Many people experience some level of shyness or anxiety when faced with new or uncomfortable situations. Walking up to a stranger of the opposite sex in a bar. Making a big presentation at work. Engaging in small talk at a party. All these situations can lead to some degree of nervousness. In some people they can actually lead to severe physical and mental stress, commonly known as social anxiety. The first step in overcoming social anxiety is understanding why many of us react so strongly when facing social interaction.

There are many causes of shyness, but a few common traits and triggers are easily identified. People with low self esteem typically suffer from some degree of social anxiety. Fears of rejection and excessive concern over other people's approval are also common drivers. The memory of a past social blunder can also result in feelings of anxiety that hinder a person's ability to socially interact.

If you suffer from social anxiety, or even just common shyness, there are some tips that can be utilized to reduce or even eliminate nervousness in uncomfortable social situations.

Begin making little changes in your behavior

Acknowledge the people you encounter. Nod, smile, and say hello. Whatever's appropriate.

Keep your eyes focused on the person you're talking with. You come off as confident when you look a person in the eye.

Go out of your way to strike up a conversation with a co-worker. Nothing high pressure. Just talk about weekend plans or some other chit-chat subject.

By taking these small steps, over time you will begin to build confidence in your ability to socially interact.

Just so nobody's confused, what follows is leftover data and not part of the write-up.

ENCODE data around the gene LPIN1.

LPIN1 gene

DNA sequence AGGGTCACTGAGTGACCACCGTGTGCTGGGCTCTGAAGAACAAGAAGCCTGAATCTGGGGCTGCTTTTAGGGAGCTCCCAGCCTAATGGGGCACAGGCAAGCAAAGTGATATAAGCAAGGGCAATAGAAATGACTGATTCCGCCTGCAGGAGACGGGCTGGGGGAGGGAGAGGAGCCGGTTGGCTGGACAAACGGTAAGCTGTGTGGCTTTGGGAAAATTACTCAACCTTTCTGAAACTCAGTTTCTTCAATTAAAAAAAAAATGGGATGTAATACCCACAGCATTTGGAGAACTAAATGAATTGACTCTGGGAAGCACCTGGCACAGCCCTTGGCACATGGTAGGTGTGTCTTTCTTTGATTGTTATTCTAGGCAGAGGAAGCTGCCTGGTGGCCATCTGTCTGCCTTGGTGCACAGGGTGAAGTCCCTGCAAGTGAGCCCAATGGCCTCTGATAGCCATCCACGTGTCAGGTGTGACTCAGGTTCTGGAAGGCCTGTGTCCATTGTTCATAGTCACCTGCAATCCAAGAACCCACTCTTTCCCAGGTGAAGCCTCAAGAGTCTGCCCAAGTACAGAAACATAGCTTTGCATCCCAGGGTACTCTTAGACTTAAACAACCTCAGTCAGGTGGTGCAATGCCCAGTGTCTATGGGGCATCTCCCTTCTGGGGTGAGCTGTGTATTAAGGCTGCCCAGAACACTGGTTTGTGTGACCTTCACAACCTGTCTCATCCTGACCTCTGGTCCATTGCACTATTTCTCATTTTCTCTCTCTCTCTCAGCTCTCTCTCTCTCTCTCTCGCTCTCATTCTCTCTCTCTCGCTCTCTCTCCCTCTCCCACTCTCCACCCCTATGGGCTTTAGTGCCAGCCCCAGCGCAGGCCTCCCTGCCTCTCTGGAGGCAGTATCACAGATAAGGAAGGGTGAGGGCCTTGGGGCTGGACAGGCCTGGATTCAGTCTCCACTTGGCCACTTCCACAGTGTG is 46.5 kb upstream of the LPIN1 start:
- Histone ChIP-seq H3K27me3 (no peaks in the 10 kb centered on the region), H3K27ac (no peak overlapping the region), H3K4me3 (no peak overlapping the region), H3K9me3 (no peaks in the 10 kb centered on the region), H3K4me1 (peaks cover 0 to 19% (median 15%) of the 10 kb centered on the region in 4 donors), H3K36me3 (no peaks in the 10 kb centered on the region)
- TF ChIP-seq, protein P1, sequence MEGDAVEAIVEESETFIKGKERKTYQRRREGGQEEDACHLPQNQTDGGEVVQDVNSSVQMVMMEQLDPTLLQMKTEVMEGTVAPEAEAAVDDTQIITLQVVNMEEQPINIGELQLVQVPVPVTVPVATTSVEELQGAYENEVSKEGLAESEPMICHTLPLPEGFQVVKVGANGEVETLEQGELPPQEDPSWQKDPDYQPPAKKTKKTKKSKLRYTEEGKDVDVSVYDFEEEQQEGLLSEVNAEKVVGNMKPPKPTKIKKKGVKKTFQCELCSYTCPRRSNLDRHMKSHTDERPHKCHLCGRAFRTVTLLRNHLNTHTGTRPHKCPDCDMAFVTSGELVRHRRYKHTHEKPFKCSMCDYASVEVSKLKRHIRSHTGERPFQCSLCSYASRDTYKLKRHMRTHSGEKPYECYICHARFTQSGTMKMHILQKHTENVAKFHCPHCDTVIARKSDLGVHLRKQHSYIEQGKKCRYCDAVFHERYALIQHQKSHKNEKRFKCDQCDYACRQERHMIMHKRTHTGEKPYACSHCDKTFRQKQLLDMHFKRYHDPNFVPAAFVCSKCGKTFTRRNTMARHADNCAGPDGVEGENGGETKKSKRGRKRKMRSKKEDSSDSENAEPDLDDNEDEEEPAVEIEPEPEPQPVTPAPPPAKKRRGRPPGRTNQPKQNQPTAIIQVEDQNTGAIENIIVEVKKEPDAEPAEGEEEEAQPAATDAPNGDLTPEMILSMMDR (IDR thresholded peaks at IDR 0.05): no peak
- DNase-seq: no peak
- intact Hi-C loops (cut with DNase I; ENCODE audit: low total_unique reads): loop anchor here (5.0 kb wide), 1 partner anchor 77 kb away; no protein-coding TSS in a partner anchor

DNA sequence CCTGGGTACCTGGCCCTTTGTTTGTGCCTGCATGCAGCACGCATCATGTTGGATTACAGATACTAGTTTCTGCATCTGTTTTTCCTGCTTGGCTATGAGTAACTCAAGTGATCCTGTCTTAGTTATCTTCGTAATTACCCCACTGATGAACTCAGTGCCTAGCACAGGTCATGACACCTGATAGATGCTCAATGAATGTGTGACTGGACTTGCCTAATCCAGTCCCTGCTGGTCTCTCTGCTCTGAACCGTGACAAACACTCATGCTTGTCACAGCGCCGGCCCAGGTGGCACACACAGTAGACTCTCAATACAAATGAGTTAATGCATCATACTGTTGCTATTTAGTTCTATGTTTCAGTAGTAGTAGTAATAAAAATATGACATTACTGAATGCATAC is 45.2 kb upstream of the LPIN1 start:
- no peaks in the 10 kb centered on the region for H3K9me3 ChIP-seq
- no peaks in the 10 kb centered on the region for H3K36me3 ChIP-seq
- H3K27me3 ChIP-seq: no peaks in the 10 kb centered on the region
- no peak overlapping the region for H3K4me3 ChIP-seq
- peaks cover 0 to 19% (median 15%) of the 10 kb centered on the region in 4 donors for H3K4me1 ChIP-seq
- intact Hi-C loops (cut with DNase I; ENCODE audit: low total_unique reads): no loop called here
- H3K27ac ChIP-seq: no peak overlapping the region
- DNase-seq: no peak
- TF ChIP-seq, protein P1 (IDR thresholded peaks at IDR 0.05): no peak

Make an attitude adjustment

A two prong approach to changing the way you think and react can help alleviate social anxiety. One, change any unrealistic expectations you have around your own performance or behavior. You don't have to "get it right" every time. And two, recognize that people will not condemn you because you occasionally "get it wrong".

You will occasionally trip when dancing. You will occasionally fumble your words when giving a presentation. And you will occasionally come off looking silly when trying to hit on a stranger in a bar. We all do.

Have something to say

Small talk drive you crazy? Become knowledgeable in current events and other areas that interest you. Have an opinion. Share it.

Become a better conversationalist

When in conversation, avoid asking questions that generate simple yes, no, or I don't know responses. Ask relevant open ended questions that encourage deeper conversation.

Talk a little louder

Shy people typically speak in soft, hard to hear voices. When in conversation, talk moderately louder than you normally would.

Overcoming social anxiety can be as simple as adopting simple changes to your behavior. In addition, there are various self help social anxiety programs that offer a wide range of instructional and motivational techniques. One of the most powerful self help social anxiety programs is Social Anxiety Secrets by Dr. Todd Snyder. His program utilizes both downloadable e-book and audio materials to provide a step by step plan to cure shyness and social anxiety.

You can read a review of the Social Anxiety Secrets program here.

Author's Bio: 

J.D. Bell is a former health and nutrition counselor who, as a first time father at age 45, is very interested in ways to improve his life and longevity.

You can read his blog and get a free copy of his latest report "Fourteen Secrets To A Healthier Life" at It Takes Work